There's a lot of tutorials that available. The ones I use: Smalltalk Overview, Basic Aspects of Squeak and the Smalltalk-80 Programming Language, Objects, Classes, and Constructors, Smalltalk Style and Smalltalk collections. The Smalltalk implementation I downloaded was Squeak.
As a friend of mine once told me, one (of the many) nice things about Smalltalk is the way it handles the source code. No explicit files are used to store the code. It seems that the source of program and the IDE you are working on is part of the running program itself(!).
The System Browser is a key part of the Smalltalk environment. There you can explore existing class definitions and add or modify classes.
Another interesting element of the environment is a section called Workspace, where you can write some code to test the functionality you just implemented. For example I implemented a class that loads the contents of a CSV file. Here I'm creating an instance of this class, and I'm going to inspect its contents.
By calling the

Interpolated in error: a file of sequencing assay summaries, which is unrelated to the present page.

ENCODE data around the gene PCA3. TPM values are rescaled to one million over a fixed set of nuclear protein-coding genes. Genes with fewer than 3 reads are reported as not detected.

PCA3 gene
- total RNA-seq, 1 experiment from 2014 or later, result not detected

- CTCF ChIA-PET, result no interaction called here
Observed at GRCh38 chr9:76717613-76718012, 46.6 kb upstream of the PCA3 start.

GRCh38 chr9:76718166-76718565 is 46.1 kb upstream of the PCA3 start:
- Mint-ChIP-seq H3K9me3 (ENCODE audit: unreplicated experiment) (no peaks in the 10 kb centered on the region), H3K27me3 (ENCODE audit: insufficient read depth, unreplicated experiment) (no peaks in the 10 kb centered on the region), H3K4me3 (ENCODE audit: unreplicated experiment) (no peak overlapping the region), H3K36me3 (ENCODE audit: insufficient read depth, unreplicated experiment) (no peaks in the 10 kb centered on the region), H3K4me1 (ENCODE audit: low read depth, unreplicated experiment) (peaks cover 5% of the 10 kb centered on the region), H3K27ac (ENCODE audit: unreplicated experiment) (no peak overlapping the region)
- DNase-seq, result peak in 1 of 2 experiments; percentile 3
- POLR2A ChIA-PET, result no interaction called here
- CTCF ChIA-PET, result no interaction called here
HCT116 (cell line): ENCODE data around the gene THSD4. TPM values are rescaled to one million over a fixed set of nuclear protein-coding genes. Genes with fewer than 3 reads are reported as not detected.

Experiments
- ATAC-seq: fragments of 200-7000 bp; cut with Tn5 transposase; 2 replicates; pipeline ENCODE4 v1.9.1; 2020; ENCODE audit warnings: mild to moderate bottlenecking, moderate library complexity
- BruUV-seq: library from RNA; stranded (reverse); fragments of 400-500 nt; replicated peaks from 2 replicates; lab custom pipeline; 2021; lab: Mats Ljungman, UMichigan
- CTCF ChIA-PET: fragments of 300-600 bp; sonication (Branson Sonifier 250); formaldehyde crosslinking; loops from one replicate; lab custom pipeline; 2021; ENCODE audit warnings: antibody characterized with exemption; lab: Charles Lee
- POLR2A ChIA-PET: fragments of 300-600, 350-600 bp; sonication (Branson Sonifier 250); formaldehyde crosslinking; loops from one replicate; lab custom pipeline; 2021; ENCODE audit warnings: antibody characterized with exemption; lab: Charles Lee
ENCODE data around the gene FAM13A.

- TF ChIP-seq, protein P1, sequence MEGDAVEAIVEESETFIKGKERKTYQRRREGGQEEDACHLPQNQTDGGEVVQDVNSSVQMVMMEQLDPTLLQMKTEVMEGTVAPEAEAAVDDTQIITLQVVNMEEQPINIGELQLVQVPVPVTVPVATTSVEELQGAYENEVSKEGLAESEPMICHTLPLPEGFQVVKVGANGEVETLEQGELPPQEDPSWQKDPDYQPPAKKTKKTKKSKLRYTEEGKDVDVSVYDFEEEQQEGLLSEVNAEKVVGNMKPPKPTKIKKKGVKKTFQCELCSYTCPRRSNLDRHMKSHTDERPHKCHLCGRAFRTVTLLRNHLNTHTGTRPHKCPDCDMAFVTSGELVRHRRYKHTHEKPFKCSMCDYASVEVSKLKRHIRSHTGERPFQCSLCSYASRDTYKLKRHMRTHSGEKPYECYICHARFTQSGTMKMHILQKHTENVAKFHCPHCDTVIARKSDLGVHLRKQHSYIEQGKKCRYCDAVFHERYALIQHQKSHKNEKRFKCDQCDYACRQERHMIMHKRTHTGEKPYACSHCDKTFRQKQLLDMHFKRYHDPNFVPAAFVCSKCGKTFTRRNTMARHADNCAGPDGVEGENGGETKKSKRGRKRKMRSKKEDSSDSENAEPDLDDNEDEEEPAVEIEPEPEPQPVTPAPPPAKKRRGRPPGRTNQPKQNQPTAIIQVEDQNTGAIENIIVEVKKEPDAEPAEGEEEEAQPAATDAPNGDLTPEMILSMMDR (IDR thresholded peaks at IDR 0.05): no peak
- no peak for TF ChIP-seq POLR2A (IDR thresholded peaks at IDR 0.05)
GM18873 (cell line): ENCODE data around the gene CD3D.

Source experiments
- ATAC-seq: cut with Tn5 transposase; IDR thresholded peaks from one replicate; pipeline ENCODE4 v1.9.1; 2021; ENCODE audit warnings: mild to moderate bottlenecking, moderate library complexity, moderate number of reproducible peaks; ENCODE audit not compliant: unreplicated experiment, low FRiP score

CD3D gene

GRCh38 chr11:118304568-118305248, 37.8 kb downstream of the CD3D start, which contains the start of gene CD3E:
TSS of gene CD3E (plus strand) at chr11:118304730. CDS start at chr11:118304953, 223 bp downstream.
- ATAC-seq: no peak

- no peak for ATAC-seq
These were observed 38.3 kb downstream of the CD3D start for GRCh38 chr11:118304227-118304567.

inspectmethod the inspect window let you explore the members of the instance.
Another interesting thing is that the environment itself helps you to write a correct program. For example in the definition of the following method I forgot to the declare the
headersinstance field. When trying to save the modifications the environment tells me that the
headersvariable is not declared and ask me if I want it to be declared as a local variable or as a instance variable.
The environment also inform you when a local variable is not used. For example when trying to save the following code:
The environment tells me:
This "live" programming environment is pretty nice. It seems that the Smalltalk environment was/is a strong inspiration for IDEs for other languages.